The Natural Edge Program is designed to help landowners create a natural shoreline by planting a selection of native trees, shrubs, wildflowers, groundcovers, and grasses suitable for their property. It is an easy step-by-step process that works with landowners to restore the areas of their shoreline that aren’t necessarily used for water access. The plants chosen help reduce soil erosion, improve water quality by filtering runoff, and are essential to providing habitat, including shelter and food, for over 90% of wildlife. Therefore, Watersheds Canada (WC), in partnership with the Cataraqui Region Conservation Authority, with funding from the Great Lakes Guardian Community Fund (GLGCF), invites shoreline property owners within the Cataraqui watershed to participate in the Natural Edge shoreline naturalization program.

What will you receive?

We are offering an Ecological Toolkit containing: Planting of a wildflower garden, Planting of native trees and shrubs, 2 bird houses and 2 bat boxes.   These all work to create habitat for wildlife such as mammals, fish, birds, bats, butterflies, hummingbirds, and bees.

How can you get involved?

Throughout the spring and summer, we’re offering FREE site visits for landowners! Following the site visit, project staff will create a customized planting plan indicating the recommended areas for planting and a list of suitable native tree, shrub and wildflower species. We strive to ensure our clients get their perfect shoreline as the goals and wishes of the landowner drive the plan, and all advice is optional; we will work with you to create a plan that works for you!

Planting your shoreline!

Once you approve the planting plan and sign a stewardship agreement (indicating your commitment to reasonably care for your new plants), Watersheds Canada will coordinate the ordering, delivery, and planting of all the plants on your shoreline. We will provide all the tools, materials, and labour to complete the project. We invite landowners to participate in the planting, but it is optional and voluntary.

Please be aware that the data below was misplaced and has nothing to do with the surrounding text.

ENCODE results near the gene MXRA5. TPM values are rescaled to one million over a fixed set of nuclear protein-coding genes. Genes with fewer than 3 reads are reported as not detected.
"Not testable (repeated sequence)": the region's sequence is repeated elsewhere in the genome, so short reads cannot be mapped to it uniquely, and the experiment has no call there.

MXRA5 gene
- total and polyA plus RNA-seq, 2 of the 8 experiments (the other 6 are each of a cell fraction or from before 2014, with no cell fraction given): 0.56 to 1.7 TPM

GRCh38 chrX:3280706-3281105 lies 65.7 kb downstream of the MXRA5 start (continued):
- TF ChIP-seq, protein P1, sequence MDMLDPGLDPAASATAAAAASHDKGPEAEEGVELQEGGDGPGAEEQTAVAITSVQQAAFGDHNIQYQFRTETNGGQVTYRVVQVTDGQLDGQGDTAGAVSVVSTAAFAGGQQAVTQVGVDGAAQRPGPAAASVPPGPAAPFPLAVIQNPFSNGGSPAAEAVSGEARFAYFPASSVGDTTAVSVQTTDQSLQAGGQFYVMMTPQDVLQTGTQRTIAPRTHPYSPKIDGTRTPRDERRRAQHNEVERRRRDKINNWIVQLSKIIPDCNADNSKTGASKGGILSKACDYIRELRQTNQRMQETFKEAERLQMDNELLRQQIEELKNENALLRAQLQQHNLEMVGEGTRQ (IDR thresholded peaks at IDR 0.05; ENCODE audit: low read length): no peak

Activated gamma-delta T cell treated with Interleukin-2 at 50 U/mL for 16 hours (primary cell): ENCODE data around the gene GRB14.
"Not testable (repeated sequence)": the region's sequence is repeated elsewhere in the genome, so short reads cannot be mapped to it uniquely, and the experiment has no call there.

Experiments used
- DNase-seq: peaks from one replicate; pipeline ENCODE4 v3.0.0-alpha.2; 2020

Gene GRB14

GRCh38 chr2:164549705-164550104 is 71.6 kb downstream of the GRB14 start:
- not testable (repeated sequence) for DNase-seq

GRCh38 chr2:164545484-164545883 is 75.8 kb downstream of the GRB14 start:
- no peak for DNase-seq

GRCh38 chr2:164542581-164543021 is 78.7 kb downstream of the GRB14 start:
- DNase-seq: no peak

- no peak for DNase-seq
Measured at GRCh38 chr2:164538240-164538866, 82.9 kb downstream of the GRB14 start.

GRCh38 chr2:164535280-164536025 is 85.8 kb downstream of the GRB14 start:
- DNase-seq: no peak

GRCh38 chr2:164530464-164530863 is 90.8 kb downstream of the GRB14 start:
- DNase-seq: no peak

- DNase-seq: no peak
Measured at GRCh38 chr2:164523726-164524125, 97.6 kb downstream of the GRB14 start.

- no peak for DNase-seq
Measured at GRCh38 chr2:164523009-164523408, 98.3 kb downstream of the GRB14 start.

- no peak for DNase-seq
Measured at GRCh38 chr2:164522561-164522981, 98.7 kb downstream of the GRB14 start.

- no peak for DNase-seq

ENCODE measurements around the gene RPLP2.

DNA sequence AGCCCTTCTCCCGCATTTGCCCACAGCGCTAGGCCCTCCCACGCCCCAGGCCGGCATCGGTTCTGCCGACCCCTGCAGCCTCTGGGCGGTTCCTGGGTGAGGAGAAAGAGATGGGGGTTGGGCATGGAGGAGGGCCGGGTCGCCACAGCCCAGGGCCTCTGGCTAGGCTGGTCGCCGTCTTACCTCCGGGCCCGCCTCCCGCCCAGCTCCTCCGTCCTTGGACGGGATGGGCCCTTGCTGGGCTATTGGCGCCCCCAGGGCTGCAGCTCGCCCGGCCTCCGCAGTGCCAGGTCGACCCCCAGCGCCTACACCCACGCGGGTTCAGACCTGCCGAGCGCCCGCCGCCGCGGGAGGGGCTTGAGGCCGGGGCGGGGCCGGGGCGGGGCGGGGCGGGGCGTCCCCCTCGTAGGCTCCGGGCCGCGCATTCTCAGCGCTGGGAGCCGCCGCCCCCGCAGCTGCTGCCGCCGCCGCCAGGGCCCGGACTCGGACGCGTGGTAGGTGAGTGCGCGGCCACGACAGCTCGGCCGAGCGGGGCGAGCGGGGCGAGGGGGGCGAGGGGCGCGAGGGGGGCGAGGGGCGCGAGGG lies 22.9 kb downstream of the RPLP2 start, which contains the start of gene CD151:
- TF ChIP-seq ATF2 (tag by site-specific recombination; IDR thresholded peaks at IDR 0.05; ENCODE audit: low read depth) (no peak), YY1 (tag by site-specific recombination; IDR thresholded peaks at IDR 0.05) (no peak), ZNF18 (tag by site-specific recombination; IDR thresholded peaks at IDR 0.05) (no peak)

Planting will occur in Fall 2016!

This program is funded by WC and the GLGCF. To participate in this program, landowners are required to contribute 25% of the total project costs. The cost for each project varies depending on the size of the shoreline and the number of plants and materials used. For more information, visit watersheds.ca or contact: Chloe Lajoie at Watersheds Canada: 613-264-1244 or email lajoie@watersheds.ca


 Do you have a Cottage that you have for rent on the lake??

As a service to our members and others who love and enjoy Lower Beverley Lake, we are trying something new…  We will publish information about cottages on the lake that are available to rent.  In order to put information regarding your cottage, you must be a paid member of the association for 2016. The cost for listing your cottage will be $60 for the season. follow link…

 Questions, Comments or Suggestions…. contact me. lynne.jeffries@comcast.net


  1. lbla

    Our shoals are marked by a buoy with a solar light on them (they go in in May and get pulled in September -usually) In general, the lake is pretty deep, just stay away from the rocky points of the island and shores- the points tend to continue into the water. Welcome!!
    Lynne Jeffries
    LBLA President

    • Louise Mantha

      People who are new to the lake should also get a copy of the “Boaters’ Guide to Lower Beverley Lake”, a small brochure that gives the lay-out of the lake, some of the history, and mentions the shoal markers and other safety tips. The brochures are available at our AGM in July